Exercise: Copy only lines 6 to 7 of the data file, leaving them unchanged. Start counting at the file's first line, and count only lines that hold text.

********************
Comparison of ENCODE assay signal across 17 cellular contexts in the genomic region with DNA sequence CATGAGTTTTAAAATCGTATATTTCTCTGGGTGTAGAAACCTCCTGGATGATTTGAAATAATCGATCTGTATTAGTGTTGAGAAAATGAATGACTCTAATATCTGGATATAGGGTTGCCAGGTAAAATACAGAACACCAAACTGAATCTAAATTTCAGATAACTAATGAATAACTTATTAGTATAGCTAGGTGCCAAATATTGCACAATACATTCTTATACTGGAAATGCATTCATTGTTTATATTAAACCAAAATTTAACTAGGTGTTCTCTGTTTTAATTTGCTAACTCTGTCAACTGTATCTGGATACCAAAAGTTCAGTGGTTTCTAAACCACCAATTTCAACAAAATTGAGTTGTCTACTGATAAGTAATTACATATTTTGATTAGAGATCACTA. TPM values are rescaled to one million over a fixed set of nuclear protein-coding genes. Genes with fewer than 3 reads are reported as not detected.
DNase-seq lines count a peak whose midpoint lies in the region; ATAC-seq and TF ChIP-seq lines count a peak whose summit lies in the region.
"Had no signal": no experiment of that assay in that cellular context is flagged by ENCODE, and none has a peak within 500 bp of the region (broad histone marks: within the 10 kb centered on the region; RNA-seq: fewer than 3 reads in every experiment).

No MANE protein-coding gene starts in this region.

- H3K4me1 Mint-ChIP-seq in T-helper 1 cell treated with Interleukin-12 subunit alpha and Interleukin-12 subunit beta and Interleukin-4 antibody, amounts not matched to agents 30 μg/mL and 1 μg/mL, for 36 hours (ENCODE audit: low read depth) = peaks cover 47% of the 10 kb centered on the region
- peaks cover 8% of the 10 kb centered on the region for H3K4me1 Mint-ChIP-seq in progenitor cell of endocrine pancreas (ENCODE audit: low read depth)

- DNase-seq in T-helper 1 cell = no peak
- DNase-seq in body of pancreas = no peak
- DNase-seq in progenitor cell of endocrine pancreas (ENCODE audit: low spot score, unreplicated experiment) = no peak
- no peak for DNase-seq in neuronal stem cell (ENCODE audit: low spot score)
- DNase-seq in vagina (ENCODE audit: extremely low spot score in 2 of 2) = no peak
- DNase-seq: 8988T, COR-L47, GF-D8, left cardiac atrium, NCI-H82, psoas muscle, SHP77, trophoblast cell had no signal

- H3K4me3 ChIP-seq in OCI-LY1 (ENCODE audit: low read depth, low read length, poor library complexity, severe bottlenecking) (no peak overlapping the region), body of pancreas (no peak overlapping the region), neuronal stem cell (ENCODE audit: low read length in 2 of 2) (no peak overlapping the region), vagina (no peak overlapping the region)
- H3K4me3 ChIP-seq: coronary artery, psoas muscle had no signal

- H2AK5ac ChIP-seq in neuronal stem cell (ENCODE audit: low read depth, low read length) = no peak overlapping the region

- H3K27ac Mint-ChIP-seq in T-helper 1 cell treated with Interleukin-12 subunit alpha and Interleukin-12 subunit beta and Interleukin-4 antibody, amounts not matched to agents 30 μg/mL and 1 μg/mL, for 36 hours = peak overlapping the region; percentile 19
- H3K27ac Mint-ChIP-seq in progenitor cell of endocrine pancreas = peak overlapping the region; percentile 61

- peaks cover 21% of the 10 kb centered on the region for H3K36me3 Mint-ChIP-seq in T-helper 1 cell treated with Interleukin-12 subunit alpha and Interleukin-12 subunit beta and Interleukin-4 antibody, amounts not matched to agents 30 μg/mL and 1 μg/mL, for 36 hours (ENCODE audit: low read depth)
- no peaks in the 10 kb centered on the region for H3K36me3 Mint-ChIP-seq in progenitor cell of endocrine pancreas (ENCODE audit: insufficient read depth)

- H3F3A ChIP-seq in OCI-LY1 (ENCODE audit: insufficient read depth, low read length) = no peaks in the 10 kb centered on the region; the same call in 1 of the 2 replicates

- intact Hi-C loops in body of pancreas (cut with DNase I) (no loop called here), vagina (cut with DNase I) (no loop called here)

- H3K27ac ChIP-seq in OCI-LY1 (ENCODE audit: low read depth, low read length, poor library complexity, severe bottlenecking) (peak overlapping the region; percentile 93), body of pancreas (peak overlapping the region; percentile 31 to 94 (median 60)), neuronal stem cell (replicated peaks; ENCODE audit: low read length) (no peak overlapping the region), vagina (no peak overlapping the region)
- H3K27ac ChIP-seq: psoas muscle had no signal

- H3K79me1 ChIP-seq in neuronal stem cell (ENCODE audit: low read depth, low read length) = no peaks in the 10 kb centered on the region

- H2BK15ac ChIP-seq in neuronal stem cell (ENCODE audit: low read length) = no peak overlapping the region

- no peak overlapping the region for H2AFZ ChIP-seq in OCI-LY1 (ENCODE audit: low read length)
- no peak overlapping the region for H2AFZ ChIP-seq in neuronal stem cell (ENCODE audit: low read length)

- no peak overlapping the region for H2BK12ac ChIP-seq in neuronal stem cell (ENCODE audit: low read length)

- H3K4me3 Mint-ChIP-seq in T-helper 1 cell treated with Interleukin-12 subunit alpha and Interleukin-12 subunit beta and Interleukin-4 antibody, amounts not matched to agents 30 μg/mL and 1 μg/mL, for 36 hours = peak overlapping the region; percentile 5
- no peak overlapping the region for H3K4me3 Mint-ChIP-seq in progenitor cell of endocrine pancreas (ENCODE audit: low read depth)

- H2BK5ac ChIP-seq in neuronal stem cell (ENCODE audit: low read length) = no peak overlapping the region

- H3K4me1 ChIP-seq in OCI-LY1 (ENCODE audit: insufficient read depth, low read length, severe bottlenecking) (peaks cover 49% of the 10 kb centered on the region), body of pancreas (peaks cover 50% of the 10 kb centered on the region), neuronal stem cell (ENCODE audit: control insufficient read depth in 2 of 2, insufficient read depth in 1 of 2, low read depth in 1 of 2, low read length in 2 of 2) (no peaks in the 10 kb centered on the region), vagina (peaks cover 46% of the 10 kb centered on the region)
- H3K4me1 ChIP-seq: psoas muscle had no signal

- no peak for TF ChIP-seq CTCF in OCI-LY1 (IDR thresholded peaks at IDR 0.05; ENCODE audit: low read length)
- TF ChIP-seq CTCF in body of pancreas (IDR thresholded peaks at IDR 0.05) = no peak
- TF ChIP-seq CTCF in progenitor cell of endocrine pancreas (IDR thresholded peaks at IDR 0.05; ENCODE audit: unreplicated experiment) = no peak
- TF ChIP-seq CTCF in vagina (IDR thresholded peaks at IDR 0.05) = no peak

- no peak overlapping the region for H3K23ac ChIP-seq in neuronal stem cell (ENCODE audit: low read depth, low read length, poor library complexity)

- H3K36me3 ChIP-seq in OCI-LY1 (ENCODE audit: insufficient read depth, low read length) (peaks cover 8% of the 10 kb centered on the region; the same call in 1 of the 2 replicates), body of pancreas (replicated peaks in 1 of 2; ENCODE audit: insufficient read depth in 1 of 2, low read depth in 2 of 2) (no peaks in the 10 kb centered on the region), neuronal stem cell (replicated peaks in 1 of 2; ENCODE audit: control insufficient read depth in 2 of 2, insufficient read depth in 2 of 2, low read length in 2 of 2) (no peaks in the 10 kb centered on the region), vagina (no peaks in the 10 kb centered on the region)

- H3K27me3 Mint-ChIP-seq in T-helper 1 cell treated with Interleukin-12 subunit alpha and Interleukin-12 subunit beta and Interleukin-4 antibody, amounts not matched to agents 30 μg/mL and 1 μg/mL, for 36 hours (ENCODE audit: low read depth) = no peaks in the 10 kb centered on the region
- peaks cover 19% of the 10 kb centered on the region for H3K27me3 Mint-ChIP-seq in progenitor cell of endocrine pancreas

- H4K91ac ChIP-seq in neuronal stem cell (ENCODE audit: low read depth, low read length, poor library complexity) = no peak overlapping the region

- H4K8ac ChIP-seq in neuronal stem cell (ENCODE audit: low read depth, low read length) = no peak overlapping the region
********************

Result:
- peaks cover 8% of the 10 kb centered on the region for H3K4me1 Mint-ChIP-seq in progenitor cell of endocrine pancreas (ENCODE audit: low read depth)

- DNase-seq in T-helper 1 cell = no peak